Health, beauty, skincare – buying habits COVID-19

We’ve seen the huge impact that the COVID-19 pandemic has had on consumer buying habits and brand engagement, especially within the health, beauty and skincare categories.

With shoppers having to adjust the way in which they purchase these types of products, we thought it would be a good time to investigate what the drivers have been for this shift and how some brands are going to be able to benefit from this change in shopper behaviour.

Preventative and safe beauty

COVID-19 has undoubtedly made us all more aware of the viruses and germs living on surfaces, and with the strict hand washing guidelines that have been in place since the beginning, sales of hand sanitisers and soap rocketed. According to Mintel reports, there has also been an increased demand for hand care i.e. creams and moisturisers, with people wanting to replenish their skin from the alcohol in the sanitisers.

Care over cosmetics

Make up and beauty are widely associated with dressing up and ‘going out’ – so, for obvious reasons, the industry has seen a sharp decline in colour cosmetics and fragrances. With people more inclined to spend their money on facial, hair and nail care for at-home beauty treatments to replace salon visits.

Market analyst Kline split products into four categories;
Rescue products – should see a spike in sales
Everyday basics
– more or less unaffected
Soothing solutions – facial and nail care are expected to be in high demand, especially in the short term
Can-wait categories – luxuries, such as fragrance and cosmetics, will decline

Online and supermarket spending

The closure of key department stores and boutiques has seen a rise in online spending. Consumers who would normally shop in store have been forced to make their purchases online. Online beauty retailers reported a 51% uplift in sales in April. Paired with this, people are spending longer online, researching products, reading reviews etc to make better purchasing decisions. Brands have needed to look at their supply chain and ensure key, ‘in-demand’ products are available at the right times.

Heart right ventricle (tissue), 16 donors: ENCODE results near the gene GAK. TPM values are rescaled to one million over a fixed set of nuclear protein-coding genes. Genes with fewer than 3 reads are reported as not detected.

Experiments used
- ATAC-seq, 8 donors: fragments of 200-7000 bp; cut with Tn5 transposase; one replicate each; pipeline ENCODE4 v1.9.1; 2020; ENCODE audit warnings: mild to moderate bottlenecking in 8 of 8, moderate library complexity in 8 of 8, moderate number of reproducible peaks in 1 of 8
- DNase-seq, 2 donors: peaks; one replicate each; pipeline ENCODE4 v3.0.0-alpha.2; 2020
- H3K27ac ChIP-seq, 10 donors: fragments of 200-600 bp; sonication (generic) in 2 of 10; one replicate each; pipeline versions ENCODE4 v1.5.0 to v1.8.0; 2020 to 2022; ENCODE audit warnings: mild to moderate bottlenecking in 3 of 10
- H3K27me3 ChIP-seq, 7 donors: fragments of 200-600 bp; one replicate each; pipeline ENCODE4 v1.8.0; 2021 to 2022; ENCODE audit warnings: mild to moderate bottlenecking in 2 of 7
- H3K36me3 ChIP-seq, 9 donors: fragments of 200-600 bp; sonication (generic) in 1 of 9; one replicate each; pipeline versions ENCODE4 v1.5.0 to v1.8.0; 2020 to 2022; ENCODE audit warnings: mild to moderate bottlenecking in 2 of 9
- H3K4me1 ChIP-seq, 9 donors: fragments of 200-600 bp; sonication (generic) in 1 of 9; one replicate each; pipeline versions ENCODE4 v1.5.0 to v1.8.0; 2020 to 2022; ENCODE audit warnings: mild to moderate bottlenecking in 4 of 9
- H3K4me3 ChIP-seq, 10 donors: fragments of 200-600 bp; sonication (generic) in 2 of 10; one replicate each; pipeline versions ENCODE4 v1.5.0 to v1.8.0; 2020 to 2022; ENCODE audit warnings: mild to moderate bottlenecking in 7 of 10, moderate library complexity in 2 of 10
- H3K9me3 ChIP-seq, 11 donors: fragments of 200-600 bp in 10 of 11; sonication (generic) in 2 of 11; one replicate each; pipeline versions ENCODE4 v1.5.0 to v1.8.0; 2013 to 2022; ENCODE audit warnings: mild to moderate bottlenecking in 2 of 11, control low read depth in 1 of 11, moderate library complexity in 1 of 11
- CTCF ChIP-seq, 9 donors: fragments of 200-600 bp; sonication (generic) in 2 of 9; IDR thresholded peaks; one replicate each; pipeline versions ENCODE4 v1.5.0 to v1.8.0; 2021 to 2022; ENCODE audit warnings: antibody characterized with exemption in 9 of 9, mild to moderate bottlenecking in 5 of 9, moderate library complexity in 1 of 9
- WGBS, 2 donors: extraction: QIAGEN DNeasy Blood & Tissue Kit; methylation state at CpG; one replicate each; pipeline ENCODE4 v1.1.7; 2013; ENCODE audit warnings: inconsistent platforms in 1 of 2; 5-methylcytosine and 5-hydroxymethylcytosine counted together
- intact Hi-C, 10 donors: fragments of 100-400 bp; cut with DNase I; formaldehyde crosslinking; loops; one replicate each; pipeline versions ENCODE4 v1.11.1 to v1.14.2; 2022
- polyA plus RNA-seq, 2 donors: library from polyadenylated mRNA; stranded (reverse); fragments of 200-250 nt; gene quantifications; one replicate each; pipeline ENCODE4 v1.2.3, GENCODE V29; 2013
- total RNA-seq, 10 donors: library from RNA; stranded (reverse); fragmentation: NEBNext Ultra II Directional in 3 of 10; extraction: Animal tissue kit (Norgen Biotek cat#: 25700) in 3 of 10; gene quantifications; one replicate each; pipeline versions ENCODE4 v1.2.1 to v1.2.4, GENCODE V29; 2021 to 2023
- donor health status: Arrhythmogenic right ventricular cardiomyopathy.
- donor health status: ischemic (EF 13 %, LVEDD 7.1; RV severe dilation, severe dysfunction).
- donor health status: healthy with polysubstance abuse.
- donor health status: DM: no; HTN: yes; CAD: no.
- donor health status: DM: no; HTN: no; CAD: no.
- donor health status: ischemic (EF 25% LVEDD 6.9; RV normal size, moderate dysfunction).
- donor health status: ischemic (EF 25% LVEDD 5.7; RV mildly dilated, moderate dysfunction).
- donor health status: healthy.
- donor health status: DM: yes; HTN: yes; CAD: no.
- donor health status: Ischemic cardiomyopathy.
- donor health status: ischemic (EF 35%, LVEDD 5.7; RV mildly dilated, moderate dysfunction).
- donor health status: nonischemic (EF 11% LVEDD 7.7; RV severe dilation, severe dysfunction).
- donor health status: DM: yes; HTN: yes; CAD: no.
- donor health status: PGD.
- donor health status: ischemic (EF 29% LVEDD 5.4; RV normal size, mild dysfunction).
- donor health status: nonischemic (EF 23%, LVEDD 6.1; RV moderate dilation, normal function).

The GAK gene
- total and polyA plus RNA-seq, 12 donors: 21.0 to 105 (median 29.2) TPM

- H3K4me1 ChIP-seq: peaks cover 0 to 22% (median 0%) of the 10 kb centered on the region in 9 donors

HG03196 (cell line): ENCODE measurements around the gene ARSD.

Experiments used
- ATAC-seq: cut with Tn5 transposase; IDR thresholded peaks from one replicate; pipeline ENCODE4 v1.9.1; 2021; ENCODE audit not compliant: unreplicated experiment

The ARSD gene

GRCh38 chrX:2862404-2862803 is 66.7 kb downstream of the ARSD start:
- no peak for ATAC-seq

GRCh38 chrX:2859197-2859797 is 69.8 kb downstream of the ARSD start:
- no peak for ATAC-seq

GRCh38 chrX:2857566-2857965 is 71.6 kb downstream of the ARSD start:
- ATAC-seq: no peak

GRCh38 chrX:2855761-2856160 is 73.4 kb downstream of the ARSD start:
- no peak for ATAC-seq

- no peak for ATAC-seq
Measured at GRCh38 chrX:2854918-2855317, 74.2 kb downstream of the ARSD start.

With supermarkets being the key destination for all essentials, people are looking to make all beauty and skincare purchases under one roof on their limited shopping trips.

Conscious beauty

Consumers are making smart choices with their purchases as a result of the pandemic. Conscious beauty combines ‘good beauty’ and ‘healthy beauty’. With good beauty focusing on choosing more authentic products which are socially responsible. Healthy beauty assists the setting of personal health goals and promotes self-care. Consumers want high quality beauty products, but they also want to feel good about the choices they make. So, brands with a ‘plant-based’, ‘plastic-free’, ‘vegan’ or ‘clean beauty’ message are set to continue benefitting from this change in perception.

At-home pampering

We’ve all been doing everything we can to make ourselves feel good during lockdown. With salon treatments a distant memory, people have been turning to self-care at home to pass the time and offer some much-needed TLC. Soothing stressed skin and calming anxious minds is high on people’s list of priorities for looking after personal wellbeing. Therefore, the demand for products such as boxed hair colour and root touch-up, facemasks, nail care and gadgets, such as derma-planning tools, have risen in weeks.

What does this mean for beauty and skincare brands moving forward?

With these changes in consumer behaviour and shift in shopping and buying habits, brands will see opportunities in new areas, specifically the digital space.

Online retailers are going to see a real boost, so it is important that they stand out by offering additional digital services which people would normally visit a salon or department store counter for. Consumers will be looking for skin assessment tools on websites to advise what products they need to suit their skin. These could be online forms, live chat features, Q&A streams with beauticians or videos explaining product features and benefits and ‘how to use’.

People have had to turn to DIY services at home, so are therefore looking to social media tutorials for tips on how to perform these services. People will want to learn new techniques and tips on anything from contouring to cleaning make up brushes, so having relatable and relevant expert social content is key.

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About The Foundry

The Foundry is a strategic communications agency, based in Manchester, delivering fully-integrated marketing campaigns for B2B, B2C, public sector and healthcare clients.

Marketing services that support patient education include qualitative and quantitative research, social media campaigns, educational websites, CPD programmes, online learning tools, in-clinic training materials, posters and patient literature.

For more information, call 0161 926 8444.